The impetus for this three-year project began when Steele - Perkins was offered a gift from his Japanese wife of the famous book by nineteenth-century master printmaker Katsushika Hokusai, "36 Views of Mount Fuji". Struck by the verisimilitude of the prints as historical documents of the life of the peoples around the mountain - woodcutters, fishermen, peasants, aristocrats - as well as the beauty and spiritual aspect of the area, Steele-Perkins began to research further.

He found that most Japanese photographers preferred classic images of the sacred mountain where the elegiac perfection of the peak was the focus of the work, in opposition to the approach of the printmaker Hokusai. Steele-Perkins then set out to record a twenty-first century response through the eyes of a sympathetic gaijin.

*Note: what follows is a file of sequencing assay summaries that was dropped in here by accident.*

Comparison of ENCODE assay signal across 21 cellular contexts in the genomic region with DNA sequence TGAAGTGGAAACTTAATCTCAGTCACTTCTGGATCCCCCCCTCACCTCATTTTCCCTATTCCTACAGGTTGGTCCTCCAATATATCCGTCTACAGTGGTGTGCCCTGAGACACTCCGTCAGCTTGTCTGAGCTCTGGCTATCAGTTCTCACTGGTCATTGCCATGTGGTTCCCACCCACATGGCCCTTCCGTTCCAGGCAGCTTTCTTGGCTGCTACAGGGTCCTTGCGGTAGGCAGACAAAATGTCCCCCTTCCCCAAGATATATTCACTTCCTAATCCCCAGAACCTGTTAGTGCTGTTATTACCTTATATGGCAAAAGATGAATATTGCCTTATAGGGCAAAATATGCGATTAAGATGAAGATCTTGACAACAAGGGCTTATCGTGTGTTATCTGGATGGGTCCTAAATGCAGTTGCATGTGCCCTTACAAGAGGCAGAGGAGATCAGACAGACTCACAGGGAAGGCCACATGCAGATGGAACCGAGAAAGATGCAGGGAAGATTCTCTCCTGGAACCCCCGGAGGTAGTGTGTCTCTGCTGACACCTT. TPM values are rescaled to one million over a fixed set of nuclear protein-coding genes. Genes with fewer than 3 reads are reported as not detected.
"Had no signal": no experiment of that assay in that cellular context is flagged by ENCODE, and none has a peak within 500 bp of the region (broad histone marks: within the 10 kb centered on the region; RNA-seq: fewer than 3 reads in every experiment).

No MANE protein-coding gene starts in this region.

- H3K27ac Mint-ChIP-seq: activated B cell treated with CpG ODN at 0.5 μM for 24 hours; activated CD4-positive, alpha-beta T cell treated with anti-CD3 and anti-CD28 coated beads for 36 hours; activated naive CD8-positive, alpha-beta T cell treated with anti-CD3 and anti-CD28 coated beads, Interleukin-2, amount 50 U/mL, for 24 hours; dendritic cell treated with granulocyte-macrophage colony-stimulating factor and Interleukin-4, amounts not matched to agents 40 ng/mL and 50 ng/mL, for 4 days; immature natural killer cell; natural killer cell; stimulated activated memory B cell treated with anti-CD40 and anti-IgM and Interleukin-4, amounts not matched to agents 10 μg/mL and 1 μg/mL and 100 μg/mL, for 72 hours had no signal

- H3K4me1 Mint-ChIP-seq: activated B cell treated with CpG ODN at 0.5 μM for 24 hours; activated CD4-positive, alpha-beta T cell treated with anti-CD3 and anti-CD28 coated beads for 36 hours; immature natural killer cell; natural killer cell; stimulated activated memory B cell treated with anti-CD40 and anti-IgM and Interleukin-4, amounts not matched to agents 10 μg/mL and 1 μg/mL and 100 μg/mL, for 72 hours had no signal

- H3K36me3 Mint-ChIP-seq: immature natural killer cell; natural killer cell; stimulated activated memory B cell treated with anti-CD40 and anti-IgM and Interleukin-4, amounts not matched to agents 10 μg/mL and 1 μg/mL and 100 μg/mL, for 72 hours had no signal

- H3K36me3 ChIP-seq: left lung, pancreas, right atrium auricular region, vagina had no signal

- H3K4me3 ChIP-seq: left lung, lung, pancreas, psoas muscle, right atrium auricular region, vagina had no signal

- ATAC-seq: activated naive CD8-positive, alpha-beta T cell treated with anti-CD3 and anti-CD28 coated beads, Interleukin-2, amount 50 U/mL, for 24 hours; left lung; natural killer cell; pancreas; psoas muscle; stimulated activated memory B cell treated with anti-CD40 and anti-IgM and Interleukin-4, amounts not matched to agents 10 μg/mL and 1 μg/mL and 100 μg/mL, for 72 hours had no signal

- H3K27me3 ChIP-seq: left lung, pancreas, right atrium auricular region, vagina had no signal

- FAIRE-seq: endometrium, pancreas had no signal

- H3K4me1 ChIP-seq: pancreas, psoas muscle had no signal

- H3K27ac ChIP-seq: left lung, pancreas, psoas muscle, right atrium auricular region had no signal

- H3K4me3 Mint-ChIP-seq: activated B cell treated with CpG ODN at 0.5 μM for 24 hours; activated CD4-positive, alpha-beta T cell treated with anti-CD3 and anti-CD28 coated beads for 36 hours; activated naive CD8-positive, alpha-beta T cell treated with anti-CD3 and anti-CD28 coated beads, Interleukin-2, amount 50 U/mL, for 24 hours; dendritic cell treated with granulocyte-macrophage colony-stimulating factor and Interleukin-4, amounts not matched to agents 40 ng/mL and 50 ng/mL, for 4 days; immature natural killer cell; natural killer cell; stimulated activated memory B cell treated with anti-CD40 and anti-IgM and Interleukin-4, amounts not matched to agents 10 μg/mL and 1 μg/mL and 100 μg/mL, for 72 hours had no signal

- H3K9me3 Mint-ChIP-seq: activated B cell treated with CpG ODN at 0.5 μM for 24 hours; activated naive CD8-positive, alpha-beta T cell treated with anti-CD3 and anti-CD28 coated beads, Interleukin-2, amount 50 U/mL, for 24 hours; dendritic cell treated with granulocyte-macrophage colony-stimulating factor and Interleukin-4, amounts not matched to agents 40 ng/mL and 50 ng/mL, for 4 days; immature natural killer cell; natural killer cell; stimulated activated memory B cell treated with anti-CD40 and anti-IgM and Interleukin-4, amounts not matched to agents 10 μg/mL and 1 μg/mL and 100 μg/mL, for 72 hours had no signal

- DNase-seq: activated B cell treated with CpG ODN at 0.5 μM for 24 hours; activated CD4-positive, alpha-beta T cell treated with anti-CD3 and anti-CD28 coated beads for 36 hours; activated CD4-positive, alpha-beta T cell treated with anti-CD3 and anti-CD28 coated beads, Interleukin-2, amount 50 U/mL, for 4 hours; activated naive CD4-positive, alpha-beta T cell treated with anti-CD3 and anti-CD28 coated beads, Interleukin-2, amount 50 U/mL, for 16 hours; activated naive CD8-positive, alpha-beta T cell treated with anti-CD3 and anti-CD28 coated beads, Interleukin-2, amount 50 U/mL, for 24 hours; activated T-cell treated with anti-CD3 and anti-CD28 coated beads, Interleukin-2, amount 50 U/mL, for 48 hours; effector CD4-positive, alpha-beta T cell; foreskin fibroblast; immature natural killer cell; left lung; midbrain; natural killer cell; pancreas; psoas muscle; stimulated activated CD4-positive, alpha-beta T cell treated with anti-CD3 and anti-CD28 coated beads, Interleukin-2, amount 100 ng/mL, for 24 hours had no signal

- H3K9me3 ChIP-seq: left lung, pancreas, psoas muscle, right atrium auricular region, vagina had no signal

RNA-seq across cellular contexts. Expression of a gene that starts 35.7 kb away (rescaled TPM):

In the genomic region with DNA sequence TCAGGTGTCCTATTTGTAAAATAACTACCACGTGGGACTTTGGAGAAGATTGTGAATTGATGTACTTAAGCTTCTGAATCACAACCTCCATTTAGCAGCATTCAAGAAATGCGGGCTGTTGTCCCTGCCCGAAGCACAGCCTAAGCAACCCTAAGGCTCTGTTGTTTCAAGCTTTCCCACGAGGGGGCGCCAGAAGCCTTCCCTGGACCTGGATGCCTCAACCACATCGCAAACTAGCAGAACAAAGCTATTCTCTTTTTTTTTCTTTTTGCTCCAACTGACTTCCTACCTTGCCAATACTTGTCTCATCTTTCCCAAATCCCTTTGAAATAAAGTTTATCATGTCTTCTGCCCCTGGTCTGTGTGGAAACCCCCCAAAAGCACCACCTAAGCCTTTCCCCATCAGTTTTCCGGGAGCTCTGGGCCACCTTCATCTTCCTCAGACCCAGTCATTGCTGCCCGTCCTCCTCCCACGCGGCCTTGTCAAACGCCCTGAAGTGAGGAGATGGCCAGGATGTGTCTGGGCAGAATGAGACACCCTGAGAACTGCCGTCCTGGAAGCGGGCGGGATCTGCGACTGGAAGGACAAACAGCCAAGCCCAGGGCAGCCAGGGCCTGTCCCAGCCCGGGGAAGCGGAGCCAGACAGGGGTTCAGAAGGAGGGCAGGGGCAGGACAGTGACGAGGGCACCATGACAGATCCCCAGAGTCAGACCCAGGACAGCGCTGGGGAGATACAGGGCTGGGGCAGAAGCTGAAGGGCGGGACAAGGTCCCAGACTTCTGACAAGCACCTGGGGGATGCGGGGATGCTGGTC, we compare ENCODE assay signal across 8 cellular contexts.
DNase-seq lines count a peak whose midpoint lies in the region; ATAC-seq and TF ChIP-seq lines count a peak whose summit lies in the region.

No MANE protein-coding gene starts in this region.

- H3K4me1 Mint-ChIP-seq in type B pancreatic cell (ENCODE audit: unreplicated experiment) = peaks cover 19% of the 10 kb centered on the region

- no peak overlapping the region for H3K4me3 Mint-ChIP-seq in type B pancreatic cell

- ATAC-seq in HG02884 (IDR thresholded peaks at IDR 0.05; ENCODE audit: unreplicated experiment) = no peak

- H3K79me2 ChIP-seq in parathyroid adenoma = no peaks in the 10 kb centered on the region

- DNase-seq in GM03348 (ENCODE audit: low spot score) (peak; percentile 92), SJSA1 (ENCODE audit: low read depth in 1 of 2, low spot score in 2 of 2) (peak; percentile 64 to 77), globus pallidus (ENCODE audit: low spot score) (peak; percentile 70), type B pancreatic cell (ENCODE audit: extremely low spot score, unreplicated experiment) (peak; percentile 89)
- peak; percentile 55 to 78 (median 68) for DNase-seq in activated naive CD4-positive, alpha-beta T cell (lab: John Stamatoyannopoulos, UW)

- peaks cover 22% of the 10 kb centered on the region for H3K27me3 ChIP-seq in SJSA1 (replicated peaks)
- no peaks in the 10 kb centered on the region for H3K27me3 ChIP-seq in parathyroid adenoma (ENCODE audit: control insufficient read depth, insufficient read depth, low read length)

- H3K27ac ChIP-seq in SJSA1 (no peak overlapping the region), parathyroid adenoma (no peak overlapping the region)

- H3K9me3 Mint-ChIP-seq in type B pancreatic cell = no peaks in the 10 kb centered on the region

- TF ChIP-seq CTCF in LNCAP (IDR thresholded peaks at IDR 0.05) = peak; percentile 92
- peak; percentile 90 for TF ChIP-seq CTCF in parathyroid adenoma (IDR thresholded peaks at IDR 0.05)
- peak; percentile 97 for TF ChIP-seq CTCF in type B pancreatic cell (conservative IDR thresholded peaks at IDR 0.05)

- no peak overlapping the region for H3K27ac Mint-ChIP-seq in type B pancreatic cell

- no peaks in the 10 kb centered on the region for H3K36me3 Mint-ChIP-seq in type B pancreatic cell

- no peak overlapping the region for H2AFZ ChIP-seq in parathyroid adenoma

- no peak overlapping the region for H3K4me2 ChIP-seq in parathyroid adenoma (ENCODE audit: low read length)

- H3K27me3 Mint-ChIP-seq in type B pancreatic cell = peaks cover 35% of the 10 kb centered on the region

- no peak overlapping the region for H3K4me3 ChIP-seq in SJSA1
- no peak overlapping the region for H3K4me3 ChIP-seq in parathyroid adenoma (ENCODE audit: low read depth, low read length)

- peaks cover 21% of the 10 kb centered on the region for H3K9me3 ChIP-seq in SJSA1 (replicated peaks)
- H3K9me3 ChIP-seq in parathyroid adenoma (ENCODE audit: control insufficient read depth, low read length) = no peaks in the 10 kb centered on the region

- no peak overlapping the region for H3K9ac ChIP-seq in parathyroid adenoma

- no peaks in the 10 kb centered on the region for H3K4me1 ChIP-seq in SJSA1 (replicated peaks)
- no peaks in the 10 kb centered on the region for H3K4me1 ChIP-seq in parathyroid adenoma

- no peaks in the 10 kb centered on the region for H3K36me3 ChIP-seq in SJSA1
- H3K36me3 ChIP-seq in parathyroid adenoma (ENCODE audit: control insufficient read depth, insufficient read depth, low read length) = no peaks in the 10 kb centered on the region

The ensuing work depicts Fuji as a cultural nexus: a dynamic social phenomenon where tourism, farming, industry, religion, urbanization, locomotion, housing and recreation, traditional ceremony and religion all are framed by the potent national symbol of the mountain. "Fuji", as seen by Steele-Perkins, emerges as a meditation about modern Japan and Japanese life. The exquisite images offer a fresh and surprising view of Japan's iconic mountain, and a keyhole of understanding into Japanese worldview as seen by an outsider who has penetrated its diversity with astonishing clarity, metaphysical insight, and profound complicity.

Format: Hardcover
Pages: 136
Size: 10 x 10"
Publisher: Umbrage Editions, Inc. (New York, 2001)